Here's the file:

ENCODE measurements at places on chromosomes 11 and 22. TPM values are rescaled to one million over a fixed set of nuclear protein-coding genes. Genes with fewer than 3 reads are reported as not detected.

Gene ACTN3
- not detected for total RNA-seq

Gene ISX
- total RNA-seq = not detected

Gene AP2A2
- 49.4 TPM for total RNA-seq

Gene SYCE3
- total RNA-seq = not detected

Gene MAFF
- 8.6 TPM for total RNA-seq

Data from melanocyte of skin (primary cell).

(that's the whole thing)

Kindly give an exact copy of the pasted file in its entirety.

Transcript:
ENCODE measurements at places on chromosomes 11 and 22. TPM values are rescaled to one million over a fixed set of nuclear protein-coding genes. Genes with fewer than 3 reads are reported as not detected.

Gene ACTN3
- not detected for total RNA-seq

Gene ISX
- total RNA-seq = not detected

Gene AP2A2
- 49.4 TPM for total RNA-seq

Gene SYCE3
- total RNA-seq = not detected

Gene MAFF
- 8.6 TPM for total RNA-seq

Data from melanocyte of skin (primary cell).